And, indeed, it is a kind of ocean. Scented acres of holiday trees, prickly-leafed holly. Red berries shiny as Chinese bells: black crows swoop upon them screaming. Having stuffed our burlap sacks with enough greenery and crimson to garland a dozen windows, we set about choosing a tree. “It should be,” muses my friend, “twice as tall as a boy. So a boy can’t steal the star.”

The one we pick is twice as tall as me. A brave handsome brute that survives thirty hatchet strokes before it keels with a creaking rending cry. Lugging it like a kill, we commence the long trek out. Every few yards we abandon the struggle, sit down and pant. But we have the strength of triumphant huntsmen; that and the tree’s virile, icy perfume revive us, goad us on.

Many compliments accompany our sunset return along the red clay road to town; but my friend is sly and noncommittal when passers-by praise the treasure perched in our buggy: what a fine tree, and where did it come from? “Yonderways,” she murmurs vaguely. Once a car stops, and the rich mill owner’s lazy wife leans out and whines: “Give ya two-bits” cash for that ol tree.”

Ordinarily my friend is afraid of saying no; but on this occasion she promptly shakes her head: “We wouldn’t take a dollar.” The mill owner’s wife persists. “A dollar, my foot! Fifty cents. That’s my last offer. Goodness, woman, you can get another one.” In answer, my friend gently reflects: “I doubt it. There’s never two of anything.”

Home: Queenie slumps by the fire and sleeps till tomorrow, snoring loud as a human.

A trunk in the attic contains: a shoebox of ermine tails (off the opera cape of a curious lady who once rented a room in the house), coils of frazzled tinsel gone gold with age, one silver star, a brief rope of dilapidated, undoubtedly dangerous candylike light bulbs. Excellent decorations, as far as they go, which isn’t far enough: my friend wants our tree to blaze “like a Baptist window,” droop with weighty snows of ornament. But we can’t afford the made-in-Japan splendors at the five-and-dime.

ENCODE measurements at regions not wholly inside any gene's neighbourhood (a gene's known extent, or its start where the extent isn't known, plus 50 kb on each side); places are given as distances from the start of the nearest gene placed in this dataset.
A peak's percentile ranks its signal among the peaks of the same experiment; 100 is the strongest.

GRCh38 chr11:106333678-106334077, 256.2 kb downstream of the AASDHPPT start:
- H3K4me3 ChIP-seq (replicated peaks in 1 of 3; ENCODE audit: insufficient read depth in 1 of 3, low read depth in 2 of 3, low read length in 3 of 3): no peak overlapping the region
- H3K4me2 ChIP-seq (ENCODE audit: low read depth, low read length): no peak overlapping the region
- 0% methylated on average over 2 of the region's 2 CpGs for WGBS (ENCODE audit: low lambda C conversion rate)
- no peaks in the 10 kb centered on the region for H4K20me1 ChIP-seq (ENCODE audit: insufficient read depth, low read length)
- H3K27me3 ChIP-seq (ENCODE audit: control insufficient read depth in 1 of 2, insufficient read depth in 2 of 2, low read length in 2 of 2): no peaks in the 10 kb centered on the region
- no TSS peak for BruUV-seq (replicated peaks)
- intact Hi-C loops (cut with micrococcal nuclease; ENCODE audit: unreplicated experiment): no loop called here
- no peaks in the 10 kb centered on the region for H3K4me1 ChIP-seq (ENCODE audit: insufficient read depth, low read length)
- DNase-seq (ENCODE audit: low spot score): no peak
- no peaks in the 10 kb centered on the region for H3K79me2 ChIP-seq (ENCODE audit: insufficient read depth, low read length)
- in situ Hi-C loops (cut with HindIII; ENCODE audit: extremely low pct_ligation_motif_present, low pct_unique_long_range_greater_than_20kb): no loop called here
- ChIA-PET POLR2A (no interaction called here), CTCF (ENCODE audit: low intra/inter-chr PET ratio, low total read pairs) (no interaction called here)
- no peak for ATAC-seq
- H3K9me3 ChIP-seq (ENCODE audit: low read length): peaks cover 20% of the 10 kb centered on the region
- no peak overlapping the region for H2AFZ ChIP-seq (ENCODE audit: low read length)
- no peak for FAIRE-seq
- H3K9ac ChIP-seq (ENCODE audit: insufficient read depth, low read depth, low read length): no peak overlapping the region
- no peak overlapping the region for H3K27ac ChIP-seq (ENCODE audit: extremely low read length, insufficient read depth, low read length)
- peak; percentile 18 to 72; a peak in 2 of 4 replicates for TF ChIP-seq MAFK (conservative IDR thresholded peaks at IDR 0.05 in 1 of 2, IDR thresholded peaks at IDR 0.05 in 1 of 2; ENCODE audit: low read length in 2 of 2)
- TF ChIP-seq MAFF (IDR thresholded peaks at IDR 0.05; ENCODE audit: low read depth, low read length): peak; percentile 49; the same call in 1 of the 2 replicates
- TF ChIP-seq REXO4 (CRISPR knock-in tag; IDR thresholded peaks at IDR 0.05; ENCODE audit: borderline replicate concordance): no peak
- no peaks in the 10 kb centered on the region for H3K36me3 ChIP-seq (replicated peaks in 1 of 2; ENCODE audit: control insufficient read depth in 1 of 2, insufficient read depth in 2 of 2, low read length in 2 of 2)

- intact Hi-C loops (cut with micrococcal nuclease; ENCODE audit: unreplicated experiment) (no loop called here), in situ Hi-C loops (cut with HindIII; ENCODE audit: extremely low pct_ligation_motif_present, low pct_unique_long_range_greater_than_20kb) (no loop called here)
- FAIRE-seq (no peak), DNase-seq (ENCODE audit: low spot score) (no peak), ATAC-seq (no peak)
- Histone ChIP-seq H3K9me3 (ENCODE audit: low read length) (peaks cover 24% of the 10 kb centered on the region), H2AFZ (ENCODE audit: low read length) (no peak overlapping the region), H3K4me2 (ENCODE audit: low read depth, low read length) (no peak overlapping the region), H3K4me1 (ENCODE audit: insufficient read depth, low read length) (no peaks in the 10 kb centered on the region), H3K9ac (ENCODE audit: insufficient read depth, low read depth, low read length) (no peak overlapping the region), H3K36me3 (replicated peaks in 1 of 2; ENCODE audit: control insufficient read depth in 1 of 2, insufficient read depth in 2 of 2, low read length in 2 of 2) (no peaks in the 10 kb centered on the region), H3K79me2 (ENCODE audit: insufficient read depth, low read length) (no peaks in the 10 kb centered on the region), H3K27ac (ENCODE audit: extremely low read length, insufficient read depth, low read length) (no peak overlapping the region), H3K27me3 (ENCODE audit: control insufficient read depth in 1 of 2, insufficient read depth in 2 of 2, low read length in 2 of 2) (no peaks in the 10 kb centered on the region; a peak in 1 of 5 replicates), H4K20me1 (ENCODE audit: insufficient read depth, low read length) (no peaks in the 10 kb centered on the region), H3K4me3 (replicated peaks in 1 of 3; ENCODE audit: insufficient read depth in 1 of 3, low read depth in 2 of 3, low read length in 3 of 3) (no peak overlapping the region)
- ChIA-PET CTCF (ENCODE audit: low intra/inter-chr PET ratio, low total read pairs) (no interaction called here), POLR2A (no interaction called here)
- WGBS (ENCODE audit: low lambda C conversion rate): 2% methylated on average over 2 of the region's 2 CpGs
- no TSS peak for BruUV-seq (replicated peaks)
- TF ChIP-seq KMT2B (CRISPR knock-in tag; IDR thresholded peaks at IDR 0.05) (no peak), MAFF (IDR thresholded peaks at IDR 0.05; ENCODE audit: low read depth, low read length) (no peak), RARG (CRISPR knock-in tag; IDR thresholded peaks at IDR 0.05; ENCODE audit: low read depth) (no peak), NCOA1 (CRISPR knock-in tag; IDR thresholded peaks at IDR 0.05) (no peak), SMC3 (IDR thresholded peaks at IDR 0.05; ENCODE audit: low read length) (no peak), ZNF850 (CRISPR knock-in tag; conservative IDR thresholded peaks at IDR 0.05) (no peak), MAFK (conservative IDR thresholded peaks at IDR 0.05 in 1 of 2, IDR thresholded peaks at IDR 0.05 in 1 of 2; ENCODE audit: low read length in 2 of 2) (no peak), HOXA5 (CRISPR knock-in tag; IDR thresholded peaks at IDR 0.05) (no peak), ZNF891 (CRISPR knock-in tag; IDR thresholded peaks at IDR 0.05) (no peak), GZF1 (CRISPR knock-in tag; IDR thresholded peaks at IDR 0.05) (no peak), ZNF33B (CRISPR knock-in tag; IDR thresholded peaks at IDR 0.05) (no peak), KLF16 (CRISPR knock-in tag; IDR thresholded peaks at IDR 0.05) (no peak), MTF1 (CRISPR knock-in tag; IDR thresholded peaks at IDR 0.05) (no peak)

So we do what we’ve always done: sit for days at the kitchen table with scissors and crayons and stacks of colored paper. I make sketches and my friend cuts them out: lots of cats, fish too (because they’re easy to draw), some apples, some watermelons, a few winged angels devised from saved-up sheets of Hershey bar tin foil. We use safety pins to attach these creations to the tree; as a final touch, we sprinkle the branches with shredded cotton (picked in August for this purpose).

My friend, surveying the effect, clasps her hands together. “Now honest, Buddy. Doesn’t it look good enough to eat!” Queenie tries to eat an angel.

After weaving and ribboning holly wreaths for all the front windows, our next project is the fashioning of family gifts. Tie-dye scarves for the ladies, for the men a homebrewed lemon and licorice and aspirin syrup to be taken “at the first Symptoms of a Cold and after Hunting.” But when it comes time for making each other’s gift, my friend and I separate to work secretly.

I would like to buy her a pearl-handled knife, a radio, a whole pound of chocolate-covered cherries (we tasted some once, and she always swears: “I could live on them, Buddy, Lord yes I could — and that’s not taking his name in vain”). Instead, I am building her a kite.

She would like to give me a bicycle (she’s said so on several million occasions: “If only I could, Buddy. It’s bad enough in life to do without something you want; but confound it, what gets my goat is not being able to give somebody something you want them to have. Only one of these days I will, Buddy. Locate you a bike. Don’t ask how. Steal it, maybe”).

Instead, I’m fairly certain that she is building me a kite — the same as last year and the year before: the year before that we exchanged slingshots. All of which is fine by me. For we are champion kite fliers who study the wind like sailors; my friend, more accomplished than I, can get a kite aloft when there isn’t enough breeze to carry clouds.

Christmas Eve afternoon we scrape together a nickel and go to the butcher’s to buy Queenie’s traditional gift, a good gnawable beef bone. The bone, wrapped in funny paper, is placed high in the tree near the silver star. Queenie knows it’s there. She squats at the foot of the tree staring up in a trance of greed: when bedtime arrives she refuses to budge.

Her excitement is equaled by my own. I kick the covers and turn my pillow as though it were a scorching summer’s night. Somewhere a rooster crows: falsely, for the sun is still on the other side of the world.

“Buddy, are you awake!” It is my friend, calling from her room, which is next to mine; and an instant later she is sitting on my bed holding a candle. “Well, I can’t sleep a hoot,” she declares. “My mind’s jumping like a jack rabbit. Buddy, do you think Mrs. Roosevelt will serve our cake at dinner?” We huddle in the bed, and she squeezes my hand I-love-you.